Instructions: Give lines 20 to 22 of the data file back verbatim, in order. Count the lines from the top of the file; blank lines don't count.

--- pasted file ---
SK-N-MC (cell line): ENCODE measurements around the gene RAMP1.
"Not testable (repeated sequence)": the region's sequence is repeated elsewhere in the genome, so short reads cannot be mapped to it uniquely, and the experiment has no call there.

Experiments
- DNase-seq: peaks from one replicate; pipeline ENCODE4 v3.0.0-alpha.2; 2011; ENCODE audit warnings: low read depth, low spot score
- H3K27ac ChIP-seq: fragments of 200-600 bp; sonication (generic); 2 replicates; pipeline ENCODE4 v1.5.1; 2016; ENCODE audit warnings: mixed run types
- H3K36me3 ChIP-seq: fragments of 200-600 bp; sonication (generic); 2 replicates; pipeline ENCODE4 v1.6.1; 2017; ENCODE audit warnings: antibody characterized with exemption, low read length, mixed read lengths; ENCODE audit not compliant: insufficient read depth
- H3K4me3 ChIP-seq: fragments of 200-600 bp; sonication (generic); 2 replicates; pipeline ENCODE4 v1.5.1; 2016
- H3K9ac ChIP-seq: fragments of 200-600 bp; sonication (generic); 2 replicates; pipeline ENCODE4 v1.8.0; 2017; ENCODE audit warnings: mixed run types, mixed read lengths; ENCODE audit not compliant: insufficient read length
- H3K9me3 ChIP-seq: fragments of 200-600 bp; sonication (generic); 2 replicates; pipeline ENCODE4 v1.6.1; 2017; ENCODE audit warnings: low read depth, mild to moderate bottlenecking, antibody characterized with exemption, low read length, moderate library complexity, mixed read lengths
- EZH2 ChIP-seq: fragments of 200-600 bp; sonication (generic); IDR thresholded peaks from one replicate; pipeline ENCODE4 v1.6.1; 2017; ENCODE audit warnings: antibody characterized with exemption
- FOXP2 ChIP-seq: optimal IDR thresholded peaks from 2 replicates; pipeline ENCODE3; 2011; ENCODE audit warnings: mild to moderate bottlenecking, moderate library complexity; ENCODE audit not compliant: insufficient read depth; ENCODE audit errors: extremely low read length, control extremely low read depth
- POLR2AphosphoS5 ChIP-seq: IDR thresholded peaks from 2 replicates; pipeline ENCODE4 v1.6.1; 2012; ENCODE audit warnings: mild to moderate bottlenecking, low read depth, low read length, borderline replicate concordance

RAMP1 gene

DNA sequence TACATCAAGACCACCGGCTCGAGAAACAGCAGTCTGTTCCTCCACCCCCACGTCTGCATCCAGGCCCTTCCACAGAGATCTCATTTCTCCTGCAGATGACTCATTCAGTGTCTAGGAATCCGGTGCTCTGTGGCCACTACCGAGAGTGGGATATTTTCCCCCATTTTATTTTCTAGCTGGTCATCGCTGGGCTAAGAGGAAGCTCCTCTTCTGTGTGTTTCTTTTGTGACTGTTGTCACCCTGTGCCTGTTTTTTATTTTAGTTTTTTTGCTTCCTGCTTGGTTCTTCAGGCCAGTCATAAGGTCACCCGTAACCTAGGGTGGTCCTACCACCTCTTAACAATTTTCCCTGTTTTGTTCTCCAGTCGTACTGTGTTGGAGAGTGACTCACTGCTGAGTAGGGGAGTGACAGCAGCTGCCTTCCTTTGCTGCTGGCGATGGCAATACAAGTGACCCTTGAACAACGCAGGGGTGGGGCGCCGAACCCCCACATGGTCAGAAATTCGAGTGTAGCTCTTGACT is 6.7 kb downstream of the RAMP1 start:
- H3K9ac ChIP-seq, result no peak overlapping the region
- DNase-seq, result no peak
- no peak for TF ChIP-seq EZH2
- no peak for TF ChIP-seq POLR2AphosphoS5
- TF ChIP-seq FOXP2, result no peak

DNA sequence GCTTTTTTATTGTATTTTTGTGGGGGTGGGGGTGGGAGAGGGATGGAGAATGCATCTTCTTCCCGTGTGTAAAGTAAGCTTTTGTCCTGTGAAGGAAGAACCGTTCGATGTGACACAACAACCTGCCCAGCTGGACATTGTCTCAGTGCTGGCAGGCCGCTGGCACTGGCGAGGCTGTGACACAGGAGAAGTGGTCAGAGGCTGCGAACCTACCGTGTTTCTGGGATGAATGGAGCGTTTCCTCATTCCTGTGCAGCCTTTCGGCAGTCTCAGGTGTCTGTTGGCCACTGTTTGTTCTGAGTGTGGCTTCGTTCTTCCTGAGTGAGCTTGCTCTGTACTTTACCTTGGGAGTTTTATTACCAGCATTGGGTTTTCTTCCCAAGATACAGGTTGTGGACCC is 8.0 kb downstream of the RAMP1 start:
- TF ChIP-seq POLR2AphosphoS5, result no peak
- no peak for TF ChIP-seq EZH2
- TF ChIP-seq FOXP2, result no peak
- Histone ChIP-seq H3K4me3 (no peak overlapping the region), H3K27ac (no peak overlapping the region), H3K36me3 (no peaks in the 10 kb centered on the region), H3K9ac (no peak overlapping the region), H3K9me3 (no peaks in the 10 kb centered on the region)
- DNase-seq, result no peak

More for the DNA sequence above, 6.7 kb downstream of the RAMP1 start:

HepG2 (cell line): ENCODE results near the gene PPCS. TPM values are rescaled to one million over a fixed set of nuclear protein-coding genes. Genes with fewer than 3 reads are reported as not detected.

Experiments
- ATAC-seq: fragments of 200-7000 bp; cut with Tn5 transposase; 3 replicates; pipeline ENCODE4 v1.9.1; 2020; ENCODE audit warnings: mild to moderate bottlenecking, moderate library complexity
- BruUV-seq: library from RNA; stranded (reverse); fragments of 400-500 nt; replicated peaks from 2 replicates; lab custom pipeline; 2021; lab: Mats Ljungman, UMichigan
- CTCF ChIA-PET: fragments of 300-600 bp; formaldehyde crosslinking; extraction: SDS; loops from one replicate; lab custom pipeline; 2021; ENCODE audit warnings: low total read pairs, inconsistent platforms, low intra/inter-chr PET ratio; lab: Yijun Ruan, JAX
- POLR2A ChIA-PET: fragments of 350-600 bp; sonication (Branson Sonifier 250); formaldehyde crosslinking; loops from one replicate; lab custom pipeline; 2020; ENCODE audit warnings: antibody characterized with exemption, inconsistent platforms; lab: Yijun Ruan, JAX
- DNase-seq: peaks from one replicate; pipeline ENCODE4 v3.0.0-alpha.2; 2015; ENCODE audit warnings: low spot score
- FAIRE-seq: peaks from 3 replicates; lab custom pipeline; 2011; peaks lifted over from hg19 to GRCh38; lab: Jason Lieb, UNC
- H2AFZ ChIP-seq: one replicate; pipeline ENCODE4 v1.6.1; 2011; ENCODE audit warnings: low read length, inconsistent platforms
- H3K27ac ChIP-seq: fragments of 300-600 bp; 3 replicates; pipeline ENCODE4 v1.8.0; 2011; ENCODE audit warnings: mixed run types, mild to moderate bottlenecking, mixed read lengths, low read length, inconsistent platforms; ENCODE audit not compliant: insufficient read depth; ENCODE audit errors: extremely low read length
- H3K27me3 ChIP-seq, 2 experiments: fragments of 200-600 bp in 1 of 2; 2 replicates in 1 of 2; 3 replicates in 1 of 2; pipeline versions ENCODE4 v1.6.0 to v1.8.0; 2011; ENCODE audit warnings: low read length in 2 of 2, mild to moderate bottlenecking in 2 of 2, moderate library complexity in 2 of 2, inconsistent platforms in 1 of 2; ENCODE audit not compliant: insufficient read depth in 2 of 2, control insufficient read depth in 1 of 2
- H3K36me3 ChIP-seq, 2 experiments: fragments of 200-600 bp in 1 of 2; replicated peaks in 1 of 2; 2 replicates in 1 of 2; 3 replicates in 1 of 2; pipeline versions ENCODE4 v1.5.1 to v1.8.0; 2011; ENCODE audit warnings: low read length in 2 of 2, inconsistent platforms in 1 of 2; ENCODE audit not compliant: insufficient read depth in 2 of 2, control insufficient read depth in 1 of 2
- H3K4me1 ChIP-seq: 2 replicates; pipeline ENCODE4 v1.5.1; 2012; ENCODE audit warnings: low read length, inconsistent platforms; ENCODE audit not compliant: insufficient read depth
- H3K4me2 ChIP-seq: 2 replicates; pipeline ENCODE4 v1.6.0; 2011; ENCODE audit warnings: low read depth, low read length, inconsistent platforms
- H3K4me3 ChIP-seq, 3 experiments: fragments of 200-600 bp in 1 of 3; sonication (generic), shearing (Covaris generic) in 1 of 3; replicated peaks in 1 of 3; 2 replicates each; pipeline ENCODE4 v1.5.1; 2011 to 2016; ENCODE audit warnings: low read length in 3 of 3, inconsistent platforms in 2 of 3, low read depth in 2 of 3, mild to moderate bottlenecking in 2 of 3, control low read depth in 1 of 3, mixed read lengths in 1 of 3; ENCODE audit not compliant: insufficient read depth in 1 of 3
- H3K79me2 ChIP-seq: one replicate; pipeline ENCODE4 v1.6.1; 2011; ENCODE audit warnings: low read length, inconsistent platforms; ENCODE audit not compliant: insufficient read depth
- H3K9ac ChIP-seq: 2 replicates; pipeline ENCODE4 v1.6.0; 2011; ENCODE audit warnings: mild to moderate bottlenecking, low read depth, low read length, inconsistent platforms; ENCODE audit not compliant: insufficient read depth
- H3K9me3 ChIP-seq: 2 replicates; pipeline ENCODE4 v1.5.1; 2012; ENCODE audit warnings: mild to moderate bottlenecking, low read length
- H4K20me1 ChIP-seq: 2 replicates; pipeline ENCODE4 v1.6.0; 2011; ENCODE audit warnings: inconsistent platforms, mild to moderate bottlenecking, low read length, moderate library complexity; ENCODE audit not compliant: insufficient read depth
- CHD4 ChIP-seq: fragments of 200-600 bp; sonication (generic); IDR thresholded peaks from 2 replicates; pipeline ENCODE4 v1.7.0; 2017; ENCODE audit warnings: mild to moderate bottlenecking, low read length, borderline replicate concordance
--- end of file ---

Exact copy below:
DNA sequence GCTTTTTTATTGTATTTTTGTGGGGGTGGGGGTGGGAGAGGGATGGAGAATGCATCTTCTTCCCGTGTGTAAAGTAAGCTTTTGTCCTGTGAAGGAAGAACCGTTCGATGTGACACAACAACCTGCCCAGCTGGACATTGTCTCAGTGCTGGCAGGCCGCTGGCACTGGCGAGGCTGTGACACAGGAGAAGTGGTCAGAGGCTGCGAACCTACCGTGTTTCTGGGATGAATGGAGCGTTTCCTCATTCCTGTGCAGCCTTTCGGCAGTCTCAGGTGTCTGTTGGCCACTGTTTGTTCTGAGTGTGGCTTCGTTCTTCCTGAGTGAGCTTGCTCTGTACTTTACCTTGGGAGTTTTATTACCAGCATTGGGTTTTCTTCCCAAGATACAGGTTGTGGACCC is 8.0 kb downstream of the RAMP1 start:
- TF ChIP-seq POLR2AphosphoS5, result no peak
- no peak for TF ChIP-seq EZH2